Thursday, September 20, 2007

Malaysia: Elections without representation - Asia Times Online

By Baradan Kuppusamy

KUALA LUMPUR - Political tension is rising in the run-up to Malaysia's next general election as demands for free and fair polls made by a coalition of opposition political parties and civil-society groups are increasingly being met with violence by the ruling 13-party Barisan Nasional (BN, or National Front) coalition.

This month, police fired tear gas and shot at protesters, injuring two opposition supporters in the chest, while breaking up a massive opposition rally in Terengganu state, one of the few areas of Malaysia where the opposition and government are matched roughly equally in electoral strength.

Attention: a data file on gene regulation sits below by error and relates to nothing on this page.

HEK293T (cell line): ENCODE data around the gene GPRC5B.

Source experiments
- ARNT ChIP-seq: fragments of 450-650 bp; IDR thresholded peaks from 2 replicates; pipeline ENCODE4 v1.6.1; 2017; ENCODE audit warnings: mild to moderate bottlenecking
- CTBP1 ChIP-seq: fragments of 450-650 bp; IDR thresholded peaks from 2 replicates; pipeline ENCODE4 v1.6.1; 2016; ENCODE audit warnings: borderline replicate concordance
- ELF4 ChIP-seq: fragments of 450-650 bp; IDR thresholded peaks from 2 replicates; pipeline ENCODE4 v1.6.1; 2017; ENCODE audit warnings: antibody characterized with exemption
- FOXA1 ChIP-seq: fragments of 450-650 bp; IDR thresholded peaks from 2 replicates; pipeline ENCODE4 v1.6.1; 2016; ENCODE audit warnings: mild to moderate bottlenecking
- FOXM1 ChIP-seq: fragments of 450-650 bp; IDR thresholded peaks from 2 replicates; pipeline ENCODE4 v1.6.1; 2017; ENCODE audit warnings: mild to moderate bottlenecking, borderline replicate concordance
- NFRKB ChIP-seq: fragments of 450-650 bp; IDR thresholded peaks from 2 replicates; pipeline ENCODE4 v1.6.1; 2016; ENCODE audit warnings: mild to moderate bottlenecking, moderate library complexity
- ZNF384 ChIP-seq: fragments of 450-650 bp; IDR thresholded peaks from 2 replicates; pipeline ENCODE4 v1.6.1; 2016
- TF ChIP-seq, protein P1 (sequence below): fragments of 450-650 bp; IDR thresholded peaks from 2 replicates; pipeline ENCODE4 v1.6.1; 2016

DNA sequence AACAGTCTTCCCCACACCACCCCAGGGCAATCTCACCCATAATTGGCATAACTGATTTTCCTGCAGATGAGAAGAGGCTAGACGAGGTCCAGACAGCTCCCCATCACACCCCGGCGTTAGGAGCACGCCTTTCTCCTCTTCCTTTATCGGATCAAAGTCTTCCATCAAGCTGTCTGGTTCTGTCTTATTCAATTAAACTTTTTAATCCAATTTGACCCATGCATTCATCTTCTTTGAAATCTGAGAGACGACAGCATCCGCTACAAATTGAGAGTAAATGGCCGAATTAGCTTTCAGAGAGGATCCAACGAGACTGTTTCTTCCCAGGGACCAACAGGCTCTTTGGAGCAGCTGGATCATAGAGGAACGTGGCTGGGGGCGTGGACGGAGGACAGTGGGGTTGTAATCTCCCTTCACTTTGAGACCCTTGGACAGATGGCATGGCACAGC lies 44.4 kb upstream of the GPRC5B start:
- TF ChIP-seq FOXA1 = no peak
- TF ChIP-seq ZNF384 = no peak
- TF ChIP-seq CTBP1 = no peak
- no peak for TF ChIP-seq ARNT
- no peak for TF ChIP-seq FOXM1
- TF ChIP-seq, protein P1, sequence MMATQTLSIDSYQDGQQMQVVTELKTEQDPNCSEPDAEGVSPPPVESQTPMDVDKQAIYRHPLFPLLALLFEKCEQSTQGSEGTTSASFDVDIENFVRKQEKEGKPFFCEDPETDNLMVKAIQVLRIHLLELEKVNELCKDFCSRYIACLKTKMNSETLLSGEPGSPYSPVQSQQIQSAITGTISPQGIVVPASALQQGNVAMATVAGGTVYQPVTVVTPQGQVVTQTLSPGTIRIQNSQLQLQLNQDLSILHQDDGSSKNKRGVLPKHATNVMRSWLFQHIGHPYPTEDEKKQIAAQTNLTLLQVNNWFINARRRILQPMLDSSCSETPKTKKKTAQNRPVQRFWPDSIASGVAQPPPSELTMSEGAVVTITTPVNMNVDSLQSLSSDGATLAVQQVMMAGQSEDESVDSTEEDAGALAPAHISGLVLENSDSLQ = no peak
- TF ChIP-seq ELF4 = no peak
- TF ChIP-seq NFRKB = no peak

The rally, organized on September 8 by BERSIH, an acronym for a coalition of five opposition political parties and 26 civil-society groups that means "clean" in the Malay language, was the biggest gathering held so far to demand reforms to the electoral system. The United Malays National Organization (UMNO), Malaysia's largest political party and the leader of the BN coalition, has won all 11 general elections held since the country achieved independence in 1957.

BERSIH has been touring the country mobilizing public support for its reform cause ahead of next polls, which are widely expected to be called in November. Police responded with what demonstrators contend is excessive use of force, adding a new and violent dimension to Malaysia's electoral politics.

"The use of such hard force and firing weapons, injuring opposition supporters, is unprecedented in recent history," said parliamentary opposition leader Lim Kit Siang.

Police said the assembly did not have a proper permit and was therefore illegal, but opposition leaders have insisted on their right to peaceful assembly.

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